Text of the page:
We decided to do our small part — in style.

We were fortunate that Phillip Ritzenberg, one of our nation’s top newspaper designers, agreed to design a new nameplate for us. Ritzenberg started his career as an apprentice in his father’s print shop and went on to work in almost every phase of the profession, from reporting to graphics. One of the founders of the Society for News Design, and its second president in the early 1980’s, Ritzenberg has helped define the new discipline of newspaper design.

Although we have always been and will continue to be based in the village of Altamont, we have for well over a century covered the towns of Guilderland, New Scotland, Berne, Knox, Westerlo, and Rensselaerville. This makes up a large part of Albany County. We believe in-depth regional coverage is important; citizens from both rural and suburban areas can benefit by understanding issues that affect each.

Thomas Jefferson, a chief author of the grand experiment of modern democracy, wrote in 1787, "The basis of our government being the opinion of the people, the very first object should be to keep that right; and were it left to me to decide whether we should have a government without newspapers, or newspapers without government, I should not hesitate a moment to prefer the latter."

The printing press remains a symbol of free and independent publication.

In an era when television allows us to see instantly what is happening on the other side of the world, and when much media attention is given to national and state issues and elections in our country, it is easy to forget that many of the decisions that most affect our everyday lives are made locally.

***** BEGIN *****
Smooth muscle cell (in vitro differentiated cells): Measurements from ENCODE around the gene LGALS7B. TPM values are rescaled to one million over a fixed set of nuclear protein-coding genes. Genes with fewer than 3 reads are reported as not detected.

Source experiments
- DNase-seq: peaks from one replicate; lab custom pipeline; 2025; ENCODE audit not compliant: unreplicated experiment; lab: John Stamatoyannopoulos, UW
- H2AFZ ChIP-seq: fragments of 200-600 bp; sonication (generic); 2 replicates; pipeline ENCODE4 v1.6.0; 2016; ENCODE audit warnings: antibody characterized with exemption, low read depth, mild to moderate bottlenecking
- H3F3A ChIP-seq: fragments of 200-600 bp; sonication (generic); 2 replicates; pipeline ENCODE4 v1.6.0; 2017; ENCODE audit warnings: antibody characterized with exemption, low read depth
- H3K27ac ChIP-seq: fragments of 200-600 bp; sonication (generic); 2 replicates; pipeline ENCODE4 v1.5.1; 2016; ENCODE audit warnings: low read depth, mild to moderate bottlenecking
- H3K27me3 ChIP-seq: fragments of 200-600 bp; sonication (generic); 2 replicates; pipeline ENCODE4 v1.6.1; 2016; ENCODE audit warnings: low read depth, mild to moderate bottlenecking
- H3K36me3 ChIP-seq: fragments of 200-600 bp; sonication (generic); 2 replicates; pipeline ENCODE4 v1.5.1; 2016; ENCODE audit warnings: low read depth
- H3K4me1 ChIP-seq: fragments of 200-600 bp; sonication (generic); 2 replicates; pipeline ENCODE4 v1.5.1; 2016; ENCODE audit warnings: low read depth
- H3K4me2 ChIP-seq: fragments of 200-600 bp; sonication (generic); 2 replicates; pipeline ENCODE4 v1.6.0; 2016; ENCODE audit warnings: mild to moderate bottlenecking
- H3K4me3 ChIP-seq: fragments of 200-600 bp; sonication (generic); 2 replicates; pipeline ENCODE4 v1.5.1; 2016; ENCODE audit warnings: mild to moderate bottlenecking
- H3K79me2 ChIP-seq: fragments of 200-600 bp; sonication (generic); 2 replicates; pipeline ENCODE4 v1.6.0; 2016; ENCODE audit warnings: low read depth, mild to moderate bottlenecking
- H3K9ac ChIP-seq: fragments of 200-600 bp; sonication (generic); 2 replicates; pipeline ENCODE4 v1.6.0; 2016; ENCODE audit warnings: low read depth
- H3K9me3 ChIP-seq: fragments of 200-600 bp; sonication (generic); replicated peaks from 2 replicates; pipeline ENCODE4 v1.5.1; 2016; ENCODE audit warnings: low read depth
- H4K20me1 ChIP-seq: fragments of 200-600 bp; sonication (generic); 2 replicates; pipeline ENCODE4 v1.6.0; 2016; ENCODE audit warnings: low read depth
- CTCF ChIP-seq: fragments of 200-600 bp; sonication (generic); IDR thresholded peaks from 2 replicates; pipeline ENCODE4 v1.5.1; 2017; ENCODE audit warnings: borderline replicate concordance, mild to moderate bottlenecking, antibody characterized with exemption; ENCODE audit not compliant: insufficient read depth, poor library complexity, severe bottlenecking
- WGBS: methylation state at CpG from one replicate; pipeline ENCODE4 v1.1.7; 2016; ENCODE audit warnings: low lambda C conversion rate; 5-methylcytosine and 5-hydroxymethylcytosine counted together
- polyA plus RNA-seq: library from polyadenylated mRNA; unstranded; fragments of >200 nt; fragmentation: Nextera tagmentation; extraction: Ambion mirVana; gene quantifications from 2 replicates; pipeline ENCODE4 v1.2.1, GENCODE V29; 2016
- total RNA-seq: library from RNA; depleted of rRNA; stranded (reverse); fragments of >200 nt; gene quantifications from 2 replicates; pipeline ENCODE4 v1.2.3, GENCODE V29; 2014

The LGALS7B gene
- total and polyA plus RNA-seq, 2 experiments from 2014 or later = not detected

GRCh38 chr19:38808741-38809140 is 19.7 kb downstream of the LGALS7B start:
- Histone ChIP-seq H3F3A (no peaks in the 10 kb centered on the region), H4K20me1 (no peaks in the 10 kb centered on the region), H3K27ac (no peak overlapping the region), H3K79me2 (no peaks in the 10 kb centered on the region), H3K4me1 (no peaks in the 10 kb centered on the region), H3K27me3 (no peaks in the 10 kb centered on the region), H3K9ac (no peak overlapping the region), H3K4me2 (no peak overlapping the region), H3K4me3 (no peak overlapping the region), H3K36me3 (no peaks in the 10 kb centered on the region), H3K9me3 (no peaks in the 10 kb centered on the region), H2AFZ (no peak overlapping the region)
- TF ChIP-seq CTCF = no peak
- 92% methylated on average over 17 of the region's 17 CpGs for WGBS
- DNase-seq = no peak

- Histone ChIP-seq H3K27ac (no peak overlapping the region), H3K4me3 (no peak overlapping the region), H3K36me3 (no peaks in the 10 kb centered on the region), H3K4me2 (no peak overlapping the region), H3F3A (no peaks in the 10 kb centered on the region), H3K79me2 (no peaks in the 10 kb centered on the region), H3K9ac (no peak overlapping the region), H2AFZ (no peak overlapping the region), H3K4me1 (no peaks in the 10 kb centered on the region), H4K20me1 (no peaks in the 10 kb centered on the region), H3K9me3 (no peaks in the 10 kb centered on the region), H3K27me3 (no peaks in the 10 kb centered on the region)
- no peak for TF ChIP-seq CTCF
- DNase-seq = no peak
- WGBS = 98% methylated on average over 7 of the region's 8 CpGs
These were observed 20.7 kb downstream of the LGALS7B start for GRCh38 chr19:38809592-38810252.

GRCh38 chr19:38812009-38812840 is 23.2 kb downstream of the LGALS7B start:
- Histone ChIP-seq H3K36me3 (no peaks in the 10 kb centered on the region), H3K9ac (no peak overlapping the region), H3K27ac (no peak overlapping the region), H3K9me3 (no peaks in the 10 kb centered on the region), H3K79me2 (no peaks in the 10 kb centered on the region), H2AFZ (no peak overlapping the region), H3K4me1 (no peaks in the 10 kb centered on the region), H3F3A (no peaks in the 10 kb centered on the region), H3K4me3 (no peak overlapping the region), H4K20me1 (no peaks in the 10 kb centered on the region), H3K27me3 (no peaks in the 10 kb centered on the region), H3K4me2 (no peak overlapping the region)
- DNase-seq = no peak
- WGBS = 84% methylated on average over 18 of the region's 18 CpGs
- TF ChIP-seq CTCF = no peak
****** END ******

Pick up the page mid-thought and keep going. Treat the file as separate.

You will find on our pages letters that allow the community to talk to and inform itself, interviews on issues for upcoming elections that allow voters to make educated choices, reports on crime and courts in our towns, investigations on area environmental issues that affect our health and welfare, news on educational trends and articles on what is happening in local classrooms, stories on local athletes and high-school games, features on people of interest living in our midst, news on local events and activities, and advertising highlighting local goods and services.

In short, we provide news you can’t get anywhere else.

The age of 121 may seem a bit ripe for an identity crisis — usually the purview of adolescents and newlyweds. But we’d like to think The Altamont Enterprise & Albany County Post will be around long enough that this will be looked back upon as our youth. We’ll still answer to The Enterprise — our loyal readers can consider it our nickname.

And we’ll continue to carry out our same mission as an independent voice for our community, unfettered by corporate demands. Whether we come into your home through computer, on our website, or in the age-old way of newsprint, we seek the truth and print it.

— Melissa Hale-Spencer, editor